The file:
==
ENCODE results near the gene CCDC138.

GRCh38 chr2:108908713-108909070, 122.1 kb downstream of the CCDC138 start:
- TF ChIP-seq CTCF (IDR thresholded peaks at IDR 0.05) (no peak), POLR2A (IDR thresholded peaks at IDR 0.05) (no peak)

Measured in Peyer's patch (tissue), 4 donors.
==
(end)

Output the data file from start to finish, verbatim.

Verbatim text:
ENCODE results near the gene CCDC138.

GRCh38 chr2:108908713-108909070, 122.1 kb downstream of the CCDC138 start:
- TF ChIP-seq CTCF (IDR thresholded peaks at IDR 0.05) (no peak), POLR2A (IDR thresholded peaks at IDR 0.05) (no peak)

Measured in Peyer's patch (tissue), 4 donors.